March 13, 2008

Board Game Help for those Estranged by Risk Addicts

Riskitus.jpgWe received a letter of help from a friend, who we'll anonymously name Beth. Beth is soon heading on ski weekend getaway with her husband and his school friends, and every year the gentlemen carve up the world over a table of of Risk while the women sit there and roll their eyes.

She recently asked if we had any game suggestions that both Risk addicts and non Risk advocates would enjoy. We came up with the following five games that hopefully span the interests of warmonger and their spouses, or at least are should serve as a stepping stone game toward a halfway point.

Now we know that Risk players can seriously hardcore in their quest for world domination, especially if they have a ceremonial tradition of a game every year. So with our selection we wanted to ensure that our suggested games were quick to learn, and either Risk-esque, or have a conquest theme involved. Game selections which are furthest removed from Risk's themes will be quick to play, letting Risk fanatics slap down a board and get their fix afterwards.

Our hope - once these obsessed players learn that there are some other great games out there, then maybe they'll open up other non Risk-like alternative. But, remember: baby steps.

HistoryOfTheWorld.jpg#5 History of the World
[Amazon, Funagain]

This is actually quite Risk-like and a safe bet that risk players will enjoy it. Players start in the ancient history and control one of the worlds major civilizations. As the game progresses the players take control of more and more modern civilizations, gaining ground in other parts of the world, and revisiting areas of older civializations to either support their territories or conquer an opponents. Over time their influence of the world grows, and grows, but never steamrolls like Risk.

One drawback of this title is that the games last a while - a few hours - which is why it lands at #5 on our list. Those folks who shy away from risk might find this game a bit too much to swallow, too. However, die hard Risk fans may be more welcoming this as an alternative than some of the other further-removed suggestions, while the civilization themes should be interesting to those not so much into prolonged ebb and flow battle marches of Risk.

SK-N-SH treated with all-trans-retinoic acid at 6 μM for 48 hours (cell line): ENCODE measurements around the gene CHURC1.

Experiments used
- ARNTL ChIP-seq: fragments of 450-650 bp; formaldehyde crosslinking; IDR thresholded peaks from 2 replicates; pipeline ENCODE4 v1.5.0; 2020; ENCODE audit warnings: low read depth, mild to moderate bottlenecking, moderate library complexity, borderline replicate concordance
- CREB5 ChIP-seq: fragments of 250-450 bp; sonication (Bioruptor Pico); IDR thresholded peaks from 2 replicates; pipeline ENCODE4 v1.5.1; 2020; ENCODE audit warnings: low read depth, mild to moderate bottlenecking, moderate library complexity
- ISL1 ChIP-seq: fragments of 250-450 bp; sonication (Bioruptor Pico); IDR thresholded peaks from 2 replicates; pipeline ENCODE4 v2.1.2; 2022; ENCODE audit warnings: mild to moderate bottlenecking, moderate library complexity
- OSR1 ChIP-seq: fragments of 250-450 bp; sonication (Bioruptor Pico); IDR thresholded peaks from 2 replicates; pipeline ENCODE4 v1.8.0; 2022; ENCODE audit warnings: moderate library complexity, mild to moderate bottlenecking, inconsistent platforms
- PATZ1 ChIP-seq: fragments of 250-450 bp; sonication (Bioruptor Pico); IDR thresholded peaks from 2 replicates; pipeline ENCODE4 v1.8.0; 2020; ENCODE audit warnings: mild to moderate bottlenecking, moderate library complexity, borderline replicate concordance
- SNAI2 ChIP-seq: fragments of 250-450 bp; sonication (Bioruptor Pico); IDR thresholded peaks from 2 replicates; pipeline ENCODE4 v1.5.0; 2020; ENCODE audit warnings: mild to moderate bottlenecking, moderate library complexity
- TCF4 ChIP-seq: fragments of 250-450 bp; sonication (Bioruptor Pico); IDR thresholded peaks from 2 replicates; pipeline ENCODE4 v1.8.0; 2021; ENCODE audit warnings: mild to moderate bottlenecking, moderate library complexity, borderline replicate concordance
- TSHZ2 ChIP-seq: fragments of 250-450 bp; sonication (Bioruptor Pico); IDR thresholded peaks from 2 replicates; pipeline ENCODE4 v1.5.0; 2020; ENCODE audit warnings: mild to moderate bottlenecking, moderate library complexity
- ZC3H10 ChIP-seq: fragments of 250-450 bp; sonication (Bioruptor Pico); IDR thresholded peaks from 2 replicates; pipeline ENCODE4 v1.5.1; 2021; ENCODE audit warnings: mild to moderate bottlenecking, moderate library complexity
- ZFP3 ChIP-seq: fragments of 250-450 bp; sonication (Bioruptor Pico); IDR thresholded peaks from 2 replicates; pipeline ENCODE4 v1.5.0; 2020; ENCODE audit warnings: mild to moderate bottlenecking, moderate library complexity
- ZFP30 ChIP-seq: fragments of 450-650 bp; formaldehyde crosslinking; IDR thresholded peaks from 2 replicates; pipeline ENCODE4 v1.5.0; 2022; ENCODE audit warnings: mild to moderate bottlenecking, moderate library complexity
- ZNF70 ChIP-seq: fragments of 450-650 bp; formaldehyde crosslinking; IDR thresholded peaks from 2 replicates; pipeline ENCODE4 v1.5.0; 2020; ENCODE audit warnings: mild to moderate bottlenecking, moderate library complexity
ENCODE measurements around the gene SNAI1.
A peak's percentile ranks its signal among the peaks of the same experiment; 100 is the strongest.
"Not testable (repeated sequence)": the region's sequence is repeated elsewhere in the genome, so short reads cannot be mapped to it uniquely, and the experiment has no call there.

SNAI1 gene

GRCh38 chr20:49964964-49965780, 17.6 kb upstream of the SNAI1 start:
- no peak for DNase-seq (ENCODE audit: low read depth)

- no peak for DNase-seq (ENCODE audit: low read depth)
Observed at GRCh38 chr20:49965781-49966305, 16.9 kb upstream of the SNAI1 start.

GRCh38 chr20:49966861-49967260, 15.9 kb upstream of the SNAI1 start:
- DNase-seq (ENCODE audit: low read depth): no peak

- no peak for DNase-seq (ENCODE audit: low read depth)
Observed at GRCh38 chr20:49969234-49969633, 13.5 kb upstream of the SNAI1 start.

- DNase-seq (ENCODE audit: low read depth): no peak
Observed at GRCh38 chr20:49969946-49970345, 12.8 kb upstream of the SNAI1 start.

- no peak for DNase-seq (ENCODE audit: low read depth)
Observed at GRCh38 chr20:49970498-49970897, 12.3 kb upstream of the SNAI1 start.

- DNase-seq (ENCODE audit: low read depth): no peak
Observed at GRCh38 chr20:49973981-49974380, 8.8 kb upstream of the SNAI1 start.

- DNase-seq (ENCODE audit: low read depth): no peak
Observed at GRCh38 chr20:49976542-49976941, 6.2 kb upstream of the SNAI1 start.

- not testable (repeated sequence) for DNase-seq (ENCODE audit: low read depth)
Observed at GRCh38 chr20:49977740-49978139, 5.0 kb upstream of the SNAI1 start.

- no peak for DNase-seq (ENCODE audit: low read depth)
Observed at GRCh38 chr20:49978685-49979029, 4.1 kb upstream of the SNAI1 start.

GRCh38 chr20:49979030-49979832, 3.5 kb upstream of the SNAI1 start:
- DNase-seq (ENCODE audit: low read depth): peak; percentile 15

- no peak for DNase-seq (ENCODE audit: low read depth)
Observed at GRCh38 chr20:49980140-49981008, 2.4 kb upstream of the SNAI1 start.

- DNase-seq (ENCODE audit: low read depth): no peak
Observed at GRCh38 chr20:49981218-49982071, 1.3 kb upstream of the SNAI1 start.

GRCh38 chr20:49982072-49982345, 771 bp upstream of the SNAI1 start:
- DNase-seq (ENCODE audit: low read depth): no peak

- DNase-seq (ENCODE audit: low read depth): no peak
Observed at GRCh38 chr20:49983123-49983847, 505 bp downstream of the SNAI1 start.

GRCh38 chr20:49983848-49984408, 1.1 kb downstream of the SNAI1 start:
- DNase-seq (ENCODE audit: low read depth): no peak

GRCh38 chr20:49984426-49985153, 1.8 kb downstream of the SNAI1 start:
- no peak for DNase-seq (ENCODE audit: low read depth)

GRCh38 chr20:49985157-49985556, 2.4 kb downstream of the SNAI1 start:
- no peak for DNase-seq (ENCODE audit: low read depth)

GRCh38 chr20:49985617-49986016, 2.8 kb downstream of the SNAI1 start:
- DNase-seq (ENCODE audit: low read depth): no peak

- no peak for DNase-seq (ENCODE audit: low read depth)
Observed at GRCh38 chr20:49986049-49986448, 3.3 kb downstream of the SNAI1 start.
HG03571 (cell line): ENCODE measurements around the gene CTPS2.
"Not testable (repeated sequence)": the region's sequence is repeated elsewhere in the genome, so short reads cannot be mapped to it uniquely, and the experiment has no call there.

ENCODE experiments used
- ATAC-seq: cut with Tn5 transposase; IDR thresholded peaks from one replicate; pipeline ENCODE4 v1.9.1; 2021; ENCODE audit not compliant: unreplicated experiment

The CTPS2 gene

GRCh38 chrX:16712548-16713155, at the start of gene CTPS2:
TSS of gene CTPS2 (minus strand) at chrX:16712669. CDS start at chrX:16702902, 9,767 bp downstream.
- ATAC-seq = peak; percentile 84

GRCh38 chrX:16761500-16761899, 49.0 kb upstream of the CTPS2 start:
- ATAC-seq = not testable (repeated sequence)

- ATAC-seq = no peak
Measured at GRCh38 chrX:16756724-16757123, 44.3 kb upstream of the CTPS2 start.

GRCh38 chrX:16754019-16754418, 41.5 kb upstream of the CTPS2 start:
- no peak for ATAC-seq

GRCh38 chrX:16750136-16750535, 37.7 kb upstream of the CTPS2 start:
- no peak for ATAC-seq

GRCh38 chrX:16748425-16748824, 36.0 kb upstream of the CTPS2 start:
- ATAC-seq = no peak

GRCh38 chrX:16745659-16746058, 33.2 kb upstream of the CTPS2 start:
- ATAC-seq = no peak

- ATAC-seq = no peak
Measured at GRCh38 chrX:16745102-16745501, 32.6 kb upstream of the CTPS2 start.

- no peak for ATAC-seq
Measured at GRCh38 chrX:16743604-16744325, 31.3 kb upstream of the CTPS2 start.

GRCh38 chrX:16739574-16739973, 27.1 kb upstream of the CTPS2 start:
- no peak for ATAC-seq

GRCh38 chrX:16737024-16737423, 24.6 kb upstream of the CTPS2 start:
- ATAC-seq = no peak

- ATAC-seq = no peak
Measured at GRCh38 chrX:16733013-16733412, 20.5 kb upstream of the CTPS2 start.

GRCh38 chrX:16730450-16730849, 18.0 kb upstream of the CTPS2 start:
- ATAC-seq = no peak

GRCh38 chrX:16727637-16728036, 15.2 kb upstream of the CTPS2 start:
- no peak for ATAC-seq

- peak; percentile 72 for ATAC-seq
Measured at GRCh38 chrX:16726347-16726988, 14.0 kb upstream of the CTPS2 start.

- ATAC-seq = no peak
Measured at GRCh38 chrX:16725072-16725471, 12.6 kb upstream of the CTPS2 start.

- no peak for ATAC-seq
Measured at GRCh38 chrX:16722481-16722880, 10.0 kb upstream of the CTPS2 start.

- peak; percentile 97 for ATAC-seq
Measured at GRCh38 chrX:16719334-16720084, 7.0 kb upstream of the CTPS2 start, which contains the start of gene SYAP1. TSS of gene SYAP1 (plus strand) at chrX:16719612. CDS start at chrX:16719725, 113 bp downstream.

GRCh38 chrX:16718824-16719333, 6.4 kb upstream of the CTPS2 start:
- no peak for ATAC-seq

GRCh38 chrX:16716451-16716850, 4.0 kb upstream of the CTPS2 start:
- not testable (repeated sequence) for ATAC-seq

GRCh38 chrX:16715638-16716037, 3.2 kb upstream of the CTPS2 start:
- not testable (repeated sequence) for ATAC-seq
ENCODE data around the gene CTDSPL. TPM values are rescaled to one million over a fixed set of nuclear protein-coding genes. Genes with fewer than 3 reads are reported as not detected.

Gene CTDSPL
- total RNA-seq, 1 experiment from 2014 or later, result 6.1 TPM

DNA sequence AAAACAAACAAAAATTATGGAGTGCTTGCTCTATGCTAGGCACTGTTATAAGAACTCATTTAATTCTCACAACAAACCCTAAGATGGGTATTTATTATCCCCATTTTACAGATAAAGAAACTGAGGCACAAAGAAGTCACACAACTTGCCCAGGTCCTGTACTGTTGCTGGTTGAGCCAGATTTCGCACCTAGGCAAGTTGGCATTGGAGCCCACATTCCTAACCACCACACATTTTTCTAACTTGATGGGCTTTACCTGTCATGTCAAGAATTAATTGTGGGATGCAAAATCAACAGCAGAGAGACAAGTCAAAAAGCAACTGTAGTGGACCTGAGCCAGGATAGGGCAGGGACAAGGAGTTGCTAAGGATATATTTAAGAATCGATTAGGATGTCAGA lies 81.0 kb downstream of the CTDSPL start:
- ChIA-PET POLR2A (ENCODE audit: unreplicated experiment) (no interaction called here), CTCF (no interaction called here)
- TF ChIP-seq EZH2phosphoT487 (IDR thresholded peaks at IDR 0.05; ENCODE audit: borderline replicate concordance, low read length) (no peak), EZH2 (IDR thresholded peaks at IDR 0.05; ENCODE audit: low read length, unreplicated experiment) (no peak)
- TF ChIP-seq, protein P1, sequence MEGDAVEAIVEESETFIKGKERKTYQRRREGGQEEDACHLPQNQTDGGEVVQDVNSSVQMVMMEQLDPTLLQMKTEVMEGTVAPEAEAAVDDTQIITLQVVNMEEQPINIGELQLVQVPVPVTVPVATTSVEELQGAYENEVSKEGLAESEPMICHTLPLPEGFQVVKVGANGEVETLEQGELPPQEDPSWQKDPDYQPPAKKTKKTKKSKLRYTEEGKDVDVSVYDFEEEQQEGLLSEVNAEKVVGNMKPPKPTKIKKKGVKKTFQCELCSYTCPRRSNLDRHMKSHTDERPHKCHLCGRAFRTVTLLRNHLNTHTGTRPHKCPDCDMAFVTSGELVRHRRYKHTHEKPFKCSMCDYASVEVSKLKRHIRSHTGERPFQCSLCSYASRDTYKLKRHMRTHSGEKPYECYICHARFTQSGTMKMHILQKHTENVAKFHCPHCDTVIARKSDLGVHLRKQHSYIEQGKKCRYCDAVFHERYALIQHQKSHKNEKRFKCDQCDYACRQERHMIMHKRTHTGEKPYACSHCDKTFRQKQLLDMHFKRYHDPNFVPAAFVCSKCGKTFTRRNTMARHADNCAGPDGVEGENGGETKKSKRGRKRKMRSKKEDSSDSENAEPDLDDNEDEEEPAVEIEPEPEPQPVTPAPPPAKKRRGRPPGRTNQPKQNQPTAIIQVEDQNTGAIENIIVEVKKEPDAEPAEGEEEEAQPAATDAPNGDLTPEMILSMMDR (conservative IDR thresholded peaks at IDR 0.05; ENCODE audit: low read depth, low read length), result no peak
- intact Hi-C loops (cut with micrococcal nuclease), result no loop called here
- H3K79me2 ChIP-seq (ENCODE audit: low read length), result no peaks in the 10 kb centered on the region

AGameOfThronesBoardGame.jpg#4 A Game of Thrones

Here's a nice board game adaptation of on the George R. R. Martin fantasy novel series. If your Risk players are fans of this this best selling book franchise, then they should be all-over giving this board game a shot.

Players strive to further their kingdom through conquest and control of a few territories, but events and the personalities from the various factions add more narrative to the game than the faceless risk pieces. While this remains a game of conquest, players do more wheeling and dealing with each other, brining new social elements into the gameplay.

AgeOfEmpiresIII_Holiday.jpg#3 Age of Empires 3 The Board Game
[Amazon, Fuangain]
Critical Gamers Story

And so we being to move away from the battle gameplay or Risk, but still keep the gaming conquest oriented.. Age of Empires would be #1 on our list, but the next two games have simpler rules which could make them a bit more approachable for non board game players and Risk players alike.